Clayoquot Slope at a Glance
- Region: On the mid-continental slope off south-central Vancouver Island, roughly 20 km landward of the toe of the Cascadia subduction zone.
- Number of Instrument Platforms: 1
- Depth: 1258 m
- Location: Lat: 48°40.2387’ N, Lon: 126°50.8832’ W
- Seafloor Composition: Soft muddy sediments 3-5 km thick, along with gas hydrate deposits.
- Principal Research: Gas hydrates, seafloor fluids and gases, Cascadia margin, earthquakes, deep-sea organisms.
The Clayoquot Slope is a zone where sediment accumulates in an accretionary subduction setting. The sediments of the subducting Juan de Fuca tectonic plate are scraped off and accreted to the North American plate as the plates converge.
As sediments thicken and compact from accretion, pore waters and gases are expelled from the sediment, forming cold-water vents such as the Bullseye Vent, as well as gas hydrate deposits and gas seeps.
Ocean Networks Canada’s Clayoquot Slope site is home to a variety of deep-sea organisms, and recent dives have observed a number of demersal fish – which feed along the seafloor – such as rockfish, flatfish, thorny heads, and rattails (image below), along with echinoderms, molluscs, arthropods, cnidarians, and the bacterial mats found around methane hydrates.
What Makes Clayoquot Slope Unique?
Clayquot Slope is located in the region of the highest predicted rate of fluid escape from compacting the sediments of the accretionary wedge. The released fluids contain methane that forms hydrates in the top few hundred metres of the sediments, and they have a strong influence on the biology, geology, and potentially even climate.
A series of scientific drill holes exist in this area (the oldest one called ODP 889 which added a historic name to this site), and 2 of which are filled with strings of instruments extending a few hundred metres into the sediment. These instruments are currently recording automonously but both may potentially be connected to the NEPTUNE observatory to stream live data.
The region around Clayoquot Slope exhibits the highest density of seeps with regular activity of gas venting into the water column. One area, dubbed 'Bubbly Gulch', is closely monitored using a sonar, and nearby sensors are measuring tidal pressure, temperature, currents, ground shaking (seismic activity), and even hydrogeological conditions within the sediments. This instrument suite affords a unique opportunity to study trigger mechanisms for natural venting and vent bursts. Escaping gas bubbles rise through the water column with a thin coating of hydrate surrounding the gas, heading toward the atmosphere where they could act as a powerful greenhouse gas, though they have not been observed to rise above depth less than approximately 500 m below the sea surface in this region.
To monitor the physical dynamics of the gas hydrates associated with the Bullseye cold vent, there is a Controlled Source Electromagnetic (CSEM) experiment, the world's first to be connected to an ocean observatory, currently (2013) recovered for maintenance, and a SeaFloor Compliance (SFC) apparatus with the world's first gravimeter to stream live data from the ocean floor, though the latter is slated for relocation to our Endeavour site on the Juan de Fuca ridge.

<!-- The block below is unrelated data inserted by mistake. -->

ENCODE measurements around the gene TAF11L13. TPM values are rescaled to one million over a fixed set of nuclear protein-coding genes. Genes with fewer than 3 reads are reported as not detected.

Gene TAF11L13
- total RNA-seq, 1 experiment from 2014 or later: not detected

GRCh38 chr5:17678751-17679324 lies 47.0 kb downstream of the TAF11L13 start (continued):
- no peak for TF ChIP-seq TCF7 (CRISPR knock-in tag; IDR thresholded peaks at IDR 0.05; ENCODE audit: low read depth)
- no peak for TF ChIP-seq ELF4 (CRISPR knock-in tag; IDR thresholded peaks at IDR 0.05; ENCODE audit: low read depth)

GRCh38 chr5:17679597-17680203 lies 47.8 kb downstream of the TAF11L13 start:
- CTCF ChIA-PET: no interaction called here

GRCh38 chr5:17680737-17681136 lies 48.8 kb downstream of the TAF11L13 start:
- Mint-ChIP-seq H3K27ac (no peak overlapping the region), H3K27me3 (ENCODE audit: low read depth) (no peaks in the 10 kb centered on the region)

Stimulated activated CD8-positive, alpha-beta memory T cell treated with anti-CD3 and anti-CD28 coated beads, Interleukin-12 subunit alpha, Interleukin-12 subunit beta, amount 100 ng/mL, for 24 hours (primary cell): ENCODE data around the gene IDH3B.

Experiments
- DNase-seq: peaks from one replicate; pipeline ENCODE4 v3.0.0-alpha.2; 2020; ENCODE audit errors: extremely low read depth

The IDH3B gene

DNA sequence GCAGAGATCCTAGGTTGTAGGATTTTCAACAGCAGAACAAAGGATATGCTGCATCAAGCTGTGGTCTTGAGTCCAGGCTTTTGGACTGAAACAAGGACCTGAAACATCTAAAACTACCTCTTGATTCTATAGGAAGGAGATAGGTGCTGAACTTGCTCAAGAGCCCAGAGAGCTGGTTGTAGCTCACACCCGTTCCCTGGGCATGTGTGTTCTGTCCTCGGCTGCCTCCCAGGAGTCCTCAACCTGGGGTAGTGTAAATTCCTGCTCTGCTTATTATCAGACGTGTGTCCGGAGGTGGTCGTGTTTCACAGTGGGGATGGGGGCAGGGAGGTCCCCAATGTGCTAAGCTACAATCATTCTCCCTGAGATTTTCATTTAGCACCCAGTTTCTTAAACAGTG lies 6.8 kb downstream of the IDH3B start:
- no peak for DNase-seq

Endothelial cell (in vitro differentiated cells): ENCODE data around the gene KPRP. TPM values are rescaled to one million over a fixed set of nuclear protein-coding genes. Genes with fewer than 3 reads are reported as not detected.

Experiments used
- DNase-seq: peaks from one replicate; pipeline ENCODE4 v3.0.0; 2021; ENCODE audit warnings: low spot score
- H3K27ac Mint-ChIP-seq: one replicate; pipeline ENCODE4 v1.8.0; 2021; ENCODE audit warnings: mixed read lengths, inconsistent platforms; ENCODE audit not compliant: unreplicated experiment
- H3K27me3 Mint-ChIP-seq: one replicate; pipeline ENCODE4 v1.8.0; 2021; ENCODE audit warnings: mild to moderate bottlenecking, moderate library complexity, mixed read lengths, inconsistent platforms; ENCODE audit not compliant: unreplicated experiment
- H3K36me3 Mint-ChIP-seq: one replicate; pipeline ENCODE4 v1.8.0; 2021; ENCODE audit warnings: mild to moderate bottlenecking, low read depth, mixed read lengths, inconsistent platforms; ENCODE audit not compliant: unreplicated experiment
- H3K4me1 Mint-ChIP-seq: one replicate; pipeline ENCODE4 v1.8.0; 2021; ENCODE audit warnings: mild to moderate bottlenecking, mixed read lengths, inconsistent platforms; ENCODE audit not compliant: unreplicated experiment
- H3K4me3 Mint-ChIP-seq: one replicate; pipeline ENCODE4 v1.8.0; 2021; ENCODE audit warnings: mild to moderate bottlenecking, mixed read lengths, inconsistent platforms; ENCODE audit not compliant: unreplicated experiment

Since the Cascadia margin is subject to regular giant megathrust earthquakes (with a 300-500 year recurrence rate), close observations of the stress regime with hydrogeological pressure monitoring in the boreholes will provide a unique opportunity to detect any changes associated with these subduction events.
Research at Ocean Networks Canada’s Clayoquot Slope revolves largely around the presence of gas hydrate deposits and the proximity of seafloor boreholes, which were drilled by the Integrated Ocean Drilling Program (IODP) in collaboration with Ocean Netowrks Canada. Used mainly for studies on seafloor dynamics, research findings have helped illuminate the parameters surrounding the large “megathrust” earthquakes which tend to occur every 300-500 years along the Cascadia subduction zone.
Selected Ongoing research at Clayoquot Slope
- Bullseye Vent Gas Hydrates, a project initiated by Nigel Edwards and Ele Willoughby and continued by Marion Jegen utilized 2 stationary imaging experiments Controlled Source Electromagnetic (CSEM), and Sea Floor Compliance (SFC), to monitor the physical dynamics of the gas hydrates associated with the Bullseye cold vent at Clayoquot Slope.
- Bubbly Gulch sonar investigation, established by George Spence and Michae Riedel, monitors methane gas release from the seafloor into the water column from backscatter data.
- The Seismograph Network, led by Garry Rogers, uses four broadband/strong motion seismographs and four short period seismographs to study subsea earthquakes and other tectonic activity.
- Led by Kelin Wang, Earl Davis, and Kate Moran, the Ocean Crustal Hydrogeology project utilizes boreholes drilled across the Juan de Fuca tectonic plate to help reveal the relationship between dynamic processes such as episodic plate motion, internal plate strain, and earthquakes.
- A future expansion, piloted by Jeff McGuire and John Collins, will install geodymanic tools (tilt-meter and precision depth recorders) that capture the deformation of the seafloor in response to tectonic forces.
Octopus broods inside debris at Clayoquot Slope (ODP 889)
Deploying the Controlled-source Electromagnetic Experiment
Methane bubbles from the seafloor at ONC’s Clayoquot Slope